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Can I See My Own Doctor for My Workers’ Compensation Claim?

June 7, 2019 by Jason Carpenter

Injured woman asking lawyer why she can't see her doctor for check-up.

This is a question that I am asked almost every day of my practice, and the answer is not a simple one.  It is worth discussing how medical providers are generally selected and what your rights are as an injured worker.  

Every case in Workers’ Compensation has what is known as an Authorized Treating Physician, also known as the ATP.  The selection of the Authorized Treating Physician is typically a source of contention at the beginning of a case. There is no secret as to why.  It is generally in the interest of the insurance company to have a doctor that is known for providing limited treatment while the case is proceeding, and being very stingy with medical care into the future.  This is of course primarily driven by their desire to keep costs down. Conversely, an injured worker typically wants a doctor that is going to exhaust all possible treatment before medical care is terminated.  The reality is that Doctors are like politicians. Some lean to the side of big business, in other words, the insurance company, and others lean towards the American worker.

What is a Designated Provider List?

The law surrounding this issue, while appearing on its face to be very straight forward, has been interpreted by our courts to have some unusual results in many scenarios.  Once you report an injury to your employer, they are supposed to provide you with a Designated Provider List (DPL). The law states that this list must have at least four different options for medical treatment, and there must be two distinctly different owners of the facilities.  For example, you can’t provide a list with four different Concentra locations, but you could have two Concentra locations and two Midtown locations.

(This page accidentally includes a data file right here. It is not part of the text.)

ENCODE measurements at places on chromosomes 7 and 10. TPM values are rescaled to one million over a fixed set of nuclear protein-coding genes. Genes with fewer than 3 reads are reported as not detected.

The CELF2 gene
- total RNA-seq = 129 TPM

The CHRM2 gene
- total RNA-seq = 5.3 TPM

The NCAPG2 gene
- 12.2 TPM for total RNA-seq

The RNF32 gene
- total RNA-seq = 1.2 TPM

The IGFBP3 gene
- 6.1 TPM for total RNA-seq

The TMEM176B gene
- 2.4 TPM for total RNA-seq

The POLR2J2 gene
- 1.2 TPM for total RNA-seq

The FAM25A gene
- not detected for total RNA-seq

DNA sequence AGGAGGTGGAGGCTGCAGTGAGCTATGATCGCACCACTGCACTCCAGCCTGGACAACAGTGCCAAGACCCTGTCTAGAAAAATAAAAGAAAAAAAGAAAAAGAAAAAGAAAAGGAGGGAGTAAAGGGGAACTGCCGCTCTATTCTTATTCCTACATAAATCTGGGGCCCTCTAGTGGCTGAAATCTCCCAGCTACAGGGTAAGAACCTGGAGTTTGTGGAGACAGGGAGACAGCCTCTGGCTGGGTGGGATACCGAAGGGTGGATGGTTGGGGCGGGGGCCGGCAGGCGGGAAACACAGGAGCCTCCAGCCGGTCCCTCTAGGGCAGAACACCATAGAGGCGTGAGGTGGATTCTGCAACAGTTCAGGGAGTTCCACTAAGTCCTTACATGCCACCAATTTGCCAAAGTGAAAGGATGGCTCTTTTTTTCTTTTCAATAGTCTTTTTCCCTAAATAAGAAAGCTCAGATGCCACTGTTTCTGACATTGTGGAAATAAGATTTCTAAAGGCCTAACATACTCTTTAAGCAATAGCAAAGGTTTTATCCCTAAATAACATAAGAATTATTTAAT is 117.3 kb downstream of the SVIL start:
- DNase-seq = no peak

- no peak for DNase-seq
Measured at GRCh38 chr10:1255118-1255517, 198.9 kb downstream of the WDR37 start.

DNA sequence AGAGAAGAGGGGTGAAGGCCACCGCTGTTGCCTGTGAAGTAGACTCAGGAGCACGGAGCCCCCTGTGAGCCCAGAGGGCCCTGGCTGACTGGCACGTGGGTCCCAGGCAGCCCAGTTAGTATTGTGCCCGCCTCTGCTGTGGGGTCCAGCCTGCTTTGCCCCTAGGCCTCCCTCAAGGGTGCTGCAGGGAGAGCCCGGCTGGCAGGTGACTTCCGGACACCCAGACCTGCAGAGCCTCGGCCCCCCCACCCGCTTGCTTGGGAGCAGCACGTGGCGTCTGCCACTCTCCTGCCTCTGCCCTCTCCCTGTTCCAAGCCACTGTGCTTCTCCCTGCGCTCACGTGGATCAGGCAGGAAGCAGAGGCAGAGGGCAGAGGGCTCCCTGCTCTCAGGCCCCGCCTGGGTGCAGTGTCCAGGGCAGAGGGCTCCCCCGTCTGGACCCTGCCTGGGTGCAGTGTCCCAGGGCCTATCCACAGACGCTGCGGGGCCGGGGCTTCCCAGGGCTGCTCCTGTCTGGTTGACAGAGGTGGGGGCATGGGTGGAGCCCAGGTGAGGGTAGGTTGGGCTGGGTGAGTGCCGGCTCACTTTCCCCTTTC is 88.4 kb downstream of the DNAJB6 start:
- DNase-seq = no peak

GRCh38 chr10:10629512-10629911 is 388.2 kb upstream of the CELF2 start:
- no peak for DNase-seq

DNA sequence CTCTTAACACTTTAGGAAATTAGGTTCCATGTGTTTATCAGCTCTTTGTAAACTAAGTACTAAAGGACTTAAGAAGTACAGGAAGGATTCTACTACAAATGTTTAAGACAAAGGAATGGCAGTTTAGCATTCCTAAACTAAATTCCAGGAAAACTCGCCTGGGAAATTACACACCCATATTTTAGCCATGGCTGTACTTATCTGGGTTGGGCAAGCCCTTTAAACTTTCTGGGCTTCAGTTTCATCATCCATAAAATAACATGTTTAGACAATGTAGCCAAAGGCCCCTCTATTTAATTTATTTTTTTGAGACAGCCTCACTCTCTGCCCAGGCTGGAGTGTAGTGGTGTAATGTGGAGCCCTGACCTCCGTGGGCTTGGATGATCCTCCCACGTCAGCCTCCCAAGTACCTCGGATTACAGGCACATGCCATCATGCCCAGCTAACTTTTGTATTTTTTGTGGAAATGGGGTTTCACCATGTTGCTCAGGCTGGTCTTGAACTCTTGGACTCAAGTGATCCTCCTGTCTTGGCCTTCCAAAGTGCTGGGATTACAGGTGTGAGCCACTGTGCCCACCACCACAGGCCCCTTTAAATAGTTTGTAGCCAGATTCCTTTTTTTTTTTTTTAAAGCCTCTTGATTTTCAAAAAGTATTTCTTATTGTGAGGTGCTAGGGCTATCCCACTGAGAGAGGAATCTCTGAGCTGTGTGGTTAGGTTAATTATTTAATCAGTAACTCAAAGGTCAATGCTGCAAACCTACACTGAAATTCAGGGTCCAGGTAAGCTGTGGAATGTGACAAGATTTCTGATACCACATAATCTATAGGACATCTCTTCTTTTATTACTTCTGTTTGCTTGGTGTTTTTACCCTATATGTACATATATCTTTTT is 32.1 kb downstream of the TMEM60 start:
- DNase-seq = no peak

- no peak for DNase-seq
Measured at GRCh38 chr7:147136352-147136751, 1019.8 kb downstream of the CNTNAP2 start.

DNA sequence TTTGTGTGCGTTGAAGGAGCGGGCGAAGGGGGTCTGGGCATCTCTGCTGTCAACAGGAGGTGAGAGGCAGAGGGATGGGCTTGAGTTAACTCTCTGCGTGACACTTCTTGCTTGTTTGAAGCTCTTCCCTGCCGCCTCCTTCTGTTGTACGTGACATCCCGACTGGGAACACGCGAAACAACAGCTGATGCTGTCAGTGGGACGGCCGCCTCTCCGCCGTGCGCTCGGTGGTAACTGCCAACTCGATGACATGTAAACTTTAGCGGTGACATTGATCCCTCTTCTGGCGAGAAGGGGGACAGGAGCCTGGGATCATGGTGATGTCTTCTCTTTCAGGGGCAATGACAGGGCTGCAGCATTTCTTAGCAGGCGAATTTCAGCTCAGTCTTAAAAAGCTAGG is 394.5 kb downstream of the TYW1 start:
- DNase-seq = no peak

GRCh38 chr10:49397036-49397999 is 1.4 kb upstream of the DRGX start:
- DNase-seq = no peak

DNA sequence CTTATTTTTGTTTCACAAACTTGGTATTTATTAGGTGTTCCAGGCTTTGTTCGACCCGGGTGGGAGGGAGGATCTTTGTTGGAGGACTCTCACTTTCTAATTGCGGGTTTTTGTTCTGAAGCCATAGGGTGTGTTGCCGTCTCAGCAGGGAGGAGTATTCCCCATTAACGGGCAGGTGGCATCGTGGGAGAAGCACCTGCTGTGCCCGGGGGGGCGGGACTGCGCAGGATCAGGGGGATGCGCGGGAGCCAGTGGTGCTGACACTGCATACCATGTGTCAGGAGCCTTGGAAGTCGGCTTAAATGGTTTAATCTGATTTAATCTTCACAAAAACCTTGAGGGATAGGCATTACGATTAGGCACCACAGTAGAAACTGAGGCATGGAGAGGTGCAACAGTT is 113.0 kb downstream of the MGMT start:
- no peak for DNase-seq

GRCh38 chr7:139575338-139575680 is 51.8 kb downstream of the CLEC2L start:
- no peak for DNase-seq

The reality is that many employers do not comply with this rule.  The most common thing I am told by a client is that, “my boss told me to go here for treatment.”  This is certainly a violation of a plain interpretation of the law, and theoretically, the right to select a physician should, at that time, pass to the injured worker.  The other option is that when a list is provided, you have a right to request a one-time change to any other provider on the list. Most people do not know about this rule, and often, they do not seek legal advice until after the 90 day period has passed.  This is one reason why it is absolutely essential to seek an attorney early in your case. Once 90 days has passed, changing your physician is extremely difficult.

Why Is It a Bad Idea to Select Your Own Primary Care Physician?

In the instances where a list is not provided, we often do get the right to select a doctor of our choosing.  So why is it a bad idea to simply select your own primary care physician? The reason is that in order for a doctor to assign an injured worker an impairment rating, they must be “Level 2 Accredited” which is a separate certification with the state.  Most doctors frankly don’t have this accreditation, especially if Workers’ Compensation is not the focus of their practice. As your impairment rating is the primary source of monetary value in a Workers’ Compensation case, it’s important that your ATP is able to provide one.  As impairment ratings can be largely subjective, it is also important that you negotiate a change of physician as early as possible.

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